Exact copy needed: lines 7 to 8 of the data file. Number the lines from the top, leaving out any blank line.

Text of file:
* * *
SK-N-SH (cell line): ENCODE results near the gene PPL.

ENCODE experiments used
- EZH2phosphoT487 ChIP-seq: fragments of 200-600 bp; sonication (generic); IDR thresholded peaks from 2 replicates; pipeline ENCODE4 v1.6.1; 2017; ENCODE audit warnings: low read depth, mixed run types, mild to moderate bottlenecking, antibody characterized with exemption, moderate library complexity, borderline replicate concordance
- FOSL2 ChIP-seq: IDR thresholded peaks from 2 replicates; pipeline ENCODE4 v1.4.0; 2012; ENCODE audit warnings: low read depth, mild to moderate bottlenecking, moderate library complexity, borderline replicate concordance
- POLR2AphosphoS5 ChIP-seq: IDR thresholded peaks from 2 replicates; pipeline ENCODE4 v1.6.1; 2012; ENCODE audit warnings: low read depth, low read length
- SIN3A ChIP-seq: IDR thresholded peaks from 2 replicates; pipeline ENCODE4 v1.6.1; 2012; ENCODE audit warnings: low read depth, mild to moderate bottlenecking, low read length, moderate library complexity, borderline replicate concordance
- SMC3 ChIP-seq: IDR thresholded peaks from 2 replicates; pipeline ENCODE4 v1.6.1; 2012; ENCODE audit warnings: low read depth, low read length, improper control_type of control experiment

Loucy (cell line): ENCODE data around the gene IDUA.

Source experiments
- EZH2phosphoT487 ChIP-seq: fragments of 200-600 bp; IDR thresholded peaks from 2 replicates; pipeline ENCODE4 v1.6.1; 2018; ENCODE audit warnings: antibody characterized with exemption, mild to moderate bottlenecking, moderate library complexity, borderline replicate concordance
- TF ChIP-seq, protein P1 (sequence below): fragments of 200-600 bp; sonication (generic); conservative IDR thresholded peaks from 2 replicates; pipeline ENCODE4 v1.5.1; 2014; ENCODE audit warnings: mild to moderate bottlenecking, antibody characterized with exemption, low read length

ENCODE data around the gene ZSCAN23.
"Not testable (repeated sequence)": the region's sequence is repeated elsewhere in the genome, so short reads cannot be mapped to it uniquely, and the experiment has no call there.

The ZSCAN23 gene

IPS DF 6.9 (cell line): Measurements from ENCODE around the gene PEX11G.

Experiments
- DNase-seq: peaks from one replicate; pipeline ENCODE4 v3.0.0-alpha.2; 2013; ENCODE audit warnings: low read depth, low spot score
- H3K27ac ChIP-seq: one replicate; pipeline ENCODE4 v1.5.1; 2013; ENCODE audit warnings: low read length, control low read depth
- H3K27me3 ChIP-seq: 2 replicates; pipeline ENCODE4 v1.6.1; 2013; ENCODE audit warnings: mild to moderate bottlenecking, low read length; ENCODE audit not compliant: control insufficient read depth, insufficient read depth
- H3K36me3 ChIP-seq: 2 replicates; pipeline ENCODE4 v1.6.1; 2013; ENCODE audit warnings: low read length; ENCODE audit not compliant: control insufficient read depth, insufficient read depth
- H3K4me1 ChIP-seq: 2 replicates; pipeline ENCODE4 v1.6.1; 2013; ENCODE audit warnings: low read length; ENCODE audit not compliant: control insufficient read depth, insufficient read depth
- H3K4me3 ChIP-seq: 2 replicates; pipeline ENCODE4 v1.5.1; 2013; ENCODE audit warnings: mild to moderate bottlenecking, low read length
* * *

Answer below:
- SMC3 ChIP-seq: IDR thresholded peaks from 2 replicates; pipeline ENCODE4 v1.6.1; 2012; ENCODE audit warnings: low read depth, low read length, improper control_type of control experiment

Loucy (cell line): ENCODE data around the gene IDUA.